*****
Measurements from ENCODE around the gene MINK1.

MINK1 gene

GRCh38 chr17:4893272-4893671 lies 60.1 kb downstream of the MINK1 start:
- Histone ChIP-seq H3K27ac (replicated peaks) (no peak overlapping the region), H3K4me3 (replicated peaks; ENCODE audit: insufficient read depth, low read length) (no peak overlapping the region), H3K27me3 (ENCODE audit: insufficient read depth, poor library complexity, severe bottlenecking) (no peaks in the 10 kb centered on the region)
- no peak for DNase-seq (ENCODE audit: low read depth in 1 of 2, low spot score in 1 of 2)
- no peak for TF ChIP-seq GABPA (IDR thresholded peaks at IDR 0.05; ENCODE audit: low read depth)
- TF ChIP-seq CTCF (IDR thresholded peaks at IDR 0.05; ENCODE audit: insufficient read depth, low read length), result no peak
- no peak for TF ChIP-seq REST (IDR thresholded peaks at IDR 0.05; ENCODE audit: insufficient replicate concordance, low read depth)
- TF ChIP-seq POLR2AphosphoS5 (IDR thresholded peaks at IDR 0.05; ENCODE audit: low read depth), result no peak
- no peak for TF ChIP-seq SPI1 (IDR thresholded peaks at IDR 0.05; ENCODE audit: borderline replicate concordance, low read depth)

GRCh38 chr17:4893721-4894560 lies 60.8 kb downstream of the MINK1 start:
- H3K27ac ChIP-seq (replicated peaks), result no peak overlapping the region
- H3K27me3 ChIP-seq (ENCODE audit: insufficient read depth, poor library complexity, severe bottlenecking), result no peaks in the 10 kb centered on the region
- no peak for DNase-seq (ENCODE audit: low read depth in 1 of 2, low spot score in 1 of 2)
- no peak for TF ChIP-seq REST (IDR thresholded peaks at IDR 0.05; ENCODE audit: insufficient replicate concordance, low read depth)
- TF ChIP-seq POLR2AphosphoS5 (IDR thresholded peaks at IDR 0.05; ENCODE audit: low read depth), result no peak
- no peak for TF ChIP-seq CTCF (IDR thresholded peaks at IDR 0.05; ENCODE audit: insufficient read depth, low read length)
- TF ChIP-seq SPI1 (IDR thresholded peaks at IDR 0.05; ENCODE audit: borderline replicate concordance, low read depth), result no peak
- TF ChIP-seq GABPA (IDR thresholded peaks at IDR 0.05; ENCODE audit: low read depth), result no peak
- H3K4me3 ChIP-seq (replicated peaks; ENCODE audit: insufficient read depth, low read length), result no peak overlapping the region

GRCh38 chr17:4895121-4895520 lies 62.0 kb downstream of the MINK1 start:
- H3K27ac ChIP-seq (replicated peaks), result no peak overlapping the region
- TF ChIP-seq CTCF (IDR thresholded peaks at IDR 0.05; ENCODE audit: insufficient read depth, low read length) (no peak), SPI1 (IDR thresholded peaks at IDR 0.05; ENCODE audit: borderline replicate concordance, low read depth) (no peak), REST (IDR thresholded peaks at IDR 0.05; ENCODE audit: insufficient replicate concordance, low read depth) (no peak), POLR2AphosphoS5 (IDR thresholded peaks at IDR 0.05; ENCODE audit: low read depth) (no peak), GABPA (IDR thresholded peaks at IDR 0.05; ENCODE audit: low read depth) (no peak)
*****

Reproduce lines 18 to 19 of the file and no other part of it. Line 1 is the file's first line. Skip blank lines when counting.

- TF ChIP-seq SPI1 (IDR thresholded peaks at IDR 0.05; ENCODE audit: borderline replicate concordance, low read depth), result no peak
- TF ChIP-seq GABPA (IDR thresholded peaks at IDR 0.05; ENCODE audit: low read depth), result no peak